CFP (by February 15, 2018)
In 1993, David Foster Wallace called for a new generation of sincere literary rebels who would be “willing to risk the yawn, the rolled eyes, the cool smile, the nudged ribs, the parody of gifted ironists, the ‘How banal’.” If the logical conclusion of postmodern irony had been apathy and solipsism, Wallace argued, writers now had to find different ways of self-expression. This revaluation of sincerity struck a nerve. Its repercussions were not just limited to the domain of literature, however. In varying forms, sincerity has also become a trending aesthetics in music, film, and visual art. This cultural movement has come to be called the New Sincerity. It is characterized by a yearning for interpersonal connection, affect, trust, and belief. Despite poststructural proclamations of the “Death of the Author,” the New Sincerity reframes the artwork as a medium of communication between artists and their audiences.
Our conference brings a transdisciplinary approach to the New Sincerity movement. We would like to discuss not only what the New Sincerity stands for, but also what conceptual foundations it is built on. Why did sincerity emerge as an alternative to postmodern conventions of representation? How does the history of the concept influence its present use? Are there different understandings of sincerity at work in the New Sincerity? Is the movement still productive? Can we agree on a canon of works, or a canon of ideas? Last but not least, we intend to inquire how the New Sincerity is embedded into a specifically North American social and political context.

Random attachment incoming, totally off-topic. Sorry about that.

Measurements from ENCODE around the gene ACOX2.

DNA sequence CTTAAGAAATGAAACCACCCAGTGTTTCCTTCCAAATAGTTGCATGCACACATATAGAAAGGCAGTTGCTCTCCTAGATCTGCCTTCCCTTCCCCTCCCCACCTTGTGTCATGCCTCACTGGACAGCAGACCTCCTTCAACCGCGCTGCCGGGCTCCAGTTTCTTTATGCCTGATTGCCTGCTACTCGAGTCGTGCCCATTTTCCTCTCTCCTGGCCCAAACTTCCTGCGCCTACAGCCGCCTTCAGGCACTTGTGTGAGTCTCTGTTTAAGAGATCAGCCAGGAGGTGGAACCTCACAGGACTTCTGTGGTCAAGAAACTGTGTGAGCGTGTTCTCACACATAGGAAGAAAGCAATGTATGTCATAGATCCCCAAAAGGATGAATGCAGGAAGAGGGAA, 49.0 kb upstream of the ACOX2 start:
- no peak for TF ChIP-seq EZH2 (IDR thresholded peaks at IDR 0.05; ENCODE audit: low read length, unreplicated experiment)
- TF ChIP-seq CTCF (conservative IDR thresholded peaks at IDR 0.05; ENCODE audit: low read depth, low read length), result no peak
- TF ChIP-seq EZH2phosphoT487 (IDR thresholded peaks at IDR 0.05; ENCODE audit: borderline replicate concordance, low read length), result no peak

Contributions can address, but are not limited to, the following topics:
· sincerity in contemporary North American literature: How is the aesthetics of sincerity incorporated into, e.g., the prose and poetry of David Foster Wallace, Jennifer Egan, Dave Eggers, Ben Lerner, Sheila Heti, Tao Lin, Maggie Nelson, Teju Cole, and many more? How do these authors construct sincerity effects, and to what end? How do they trace the permeable boundary between reality and fiction, authenticity and irony?
· the films and TV series of, for instance, Wes Anderson, Spike Jonze, Miranda July, or Lena Dunham as well as the “Mumblecore” cinema of Lynne Shelton, Joe Swanberg, and others: How can sincere affect be conveyed through images? How does sincerity interact with the aesthetic category of the “quirky”?
· the music of indie bands such as Arcade Fire or the “New Weird America,” including folk acts like Sufjan Stevens, Bon Iver, or Devendra Banhart: How do these artists combine instrumentation, lyrics and paratexts to create sincerity effects?
· sincerity in the visual arts: Is there a current in American art that parallels the international performance art collaboration of Shia LaBeouf, Nastja Rönkkö, and Luke Turner, or the artworks of Tao Lin or Mira Gonzalez? How can intimacy and affect be enacted across different media?
· the philosophical underpinnings of the New Sincerity: How do artists position themselves towards irony and reference? Can the New Sincerity be understood as an actualization of Romantic irony, or is it an effort to excise irony altogether? How do the ideas and motifs of the New Sincerity overlap or contrast with other periodizations (such as metamodernism, post-postmodernism, new realism or digimodernism)?
· the cultural context of the New Sincerity in North America: How does the resurgence of sincerity and trust in the arts dovetail with discourses about privacy and surveillance? Can the reliance on sincerity effects by public figures such as Donald Trump be explained by the same cultural shift that initiated the New Sincerity movement?
Please send an abstract (ca. 300 words) and a short biographical note by February 15, 2018, to
Prof. Dr. Caroline Rosenthal Felix Haase